When the coronavirus first posed a threat to Americans’ health and finances, Tiffany Moore of Forest Park went to an installment lender for the first time in hopes of financial relief.
The good news: She was approved a $ 9,500 loan to compensate for a tenant unable to pay rent on her property. The bad news: an interest rate of 35.989%
It was easy to sign a contract that brought temporary relief. However, when Moore realized that she would end up paying more than double the amount she borrowed, she paid off the loan early.
Payday loans, title loans, and installment loans with exorbitant interest rates can help borrowers get a grip. That remains the case even though the Illinois Predatory Loan Prevention Act now places a 36% cap on the annual percentage of interest that lenders can charge.
These exorbitant deals continue to proliferate in black and brown neighborhoods, as a report by Stephanie Zimmermann of the Sun-Times makes clear.
Legislators should think about how to facilitate access to credit for vulnerable communities without having to resort to high-interest credit.
Payday lenders caution that they serve high-risk neighborhoods and borrowers who other lenders avoid.
Yes, they provide a service you need. But what desperate borrower can get out of financial distress while borrowing at 36% interest rate?
The report highlights data compiled by the nonprofit Woodstock Institute that the major zip codes for payday loans were mostly black. The zip codes include 60619 and 60620 on the South Side, which are both 95.7% black and include Chatham, Avalon Park, Auburn Gresham, and Washington Heights. Postal code 60614, which also includes Lincoln Park and is 84% white, showed the lowest incidence of payday borrowers.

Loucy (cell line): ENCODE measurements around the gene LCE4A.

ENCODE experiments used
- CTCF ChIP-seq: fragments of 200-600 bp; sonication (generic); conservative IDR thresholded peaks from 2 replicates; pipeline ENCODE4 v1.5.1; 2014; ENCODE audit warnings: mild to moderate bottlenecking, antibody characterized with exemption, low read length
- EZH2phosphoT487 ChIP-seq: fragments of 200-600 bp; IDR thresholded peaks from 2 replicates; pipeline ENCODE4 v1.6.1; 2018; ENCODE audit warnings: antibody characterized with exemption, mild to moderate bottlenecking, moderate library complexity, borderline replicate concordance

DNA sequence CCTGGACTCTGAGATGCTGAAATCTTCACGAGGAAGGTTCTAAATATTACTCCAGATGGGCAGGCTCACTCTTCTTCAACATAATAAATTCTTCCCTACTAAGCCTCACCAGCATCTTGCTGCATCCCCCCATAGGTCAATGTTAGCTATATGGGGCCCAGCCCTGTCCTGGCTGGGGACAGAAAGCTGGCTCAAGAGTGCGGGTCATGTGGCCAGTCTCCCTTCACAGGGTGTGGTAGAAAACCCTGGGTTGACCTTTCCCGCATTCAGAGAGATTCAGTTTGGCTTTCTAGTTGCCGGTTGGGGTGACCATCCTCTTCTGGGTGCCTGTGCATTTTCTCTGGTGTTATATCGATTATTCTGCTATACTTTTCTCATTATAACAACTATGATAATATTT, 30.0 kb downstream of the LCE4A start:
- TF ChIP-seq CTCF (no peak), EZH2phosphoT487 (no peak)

“Consumers only need triple-digit interest loans if they are stuck in a disinvestment cycle. If it weren’t for that, they’d get a safer, more affordable product, ”said Brent E. Adams, senior vice president of Policy and Communication, Woodstock Institute. “These lenders depend on the divestment cycle and are irrelevant when communities thrive.”
In March, this editorial team supported the cap on payday loan interest rates and wrote that Illinois should impose it in fairness and for the sake of racial justice. Approximately 40% of Illinois borrowers ultimately disagree with payday loan repayment. Often they get caught in a debt cycle in which old loans give way to new ones.
Another step along the way could be to bring affordable banking services back to low-income neighborhoods that have suffered from divestments.
Congressmen have voted in favor of a pilot program of postal banking in rural and urban communities across America. The aim would be for the government to learn from the pilot and establish permanent banking services as part of the US Postal Service. The non-profit bank would offer cheap checking and savings accounts, mobile banking and low-interest loans.
State Representative Mary E. Flowers pushed the Community Bank of Illinois bill for over a decade, but continues to face opposition from bankers.
“Banks are in the business of making money, and this is where I propose lower interest rates for residents,” Flowers told us. “All I want to do is give credit to people they wouldn’t give credit to.”
We’re not being sold by the idea of federal or state-level public banking. There are many unanswered questions about how the model works and the potential cost to the taxpayer.
But the idea of a system that allows low-income borrowers with no bank account to meet their basic banking needs while getting access to small, low-interest loans is worth considering.
There is no reason to expect payday loan companies to agree to lower the 36% cap any further, if at all. Ed McFadden, a spokesman for the American Financial Services Association, points to a 2015 Federal Reserve poll that found lenders unable to break even on loans below $ 2,532 at an annual rate of 36%.
The public postbank business is not a direct solution, but it could help combat the predatory payday loan problem.
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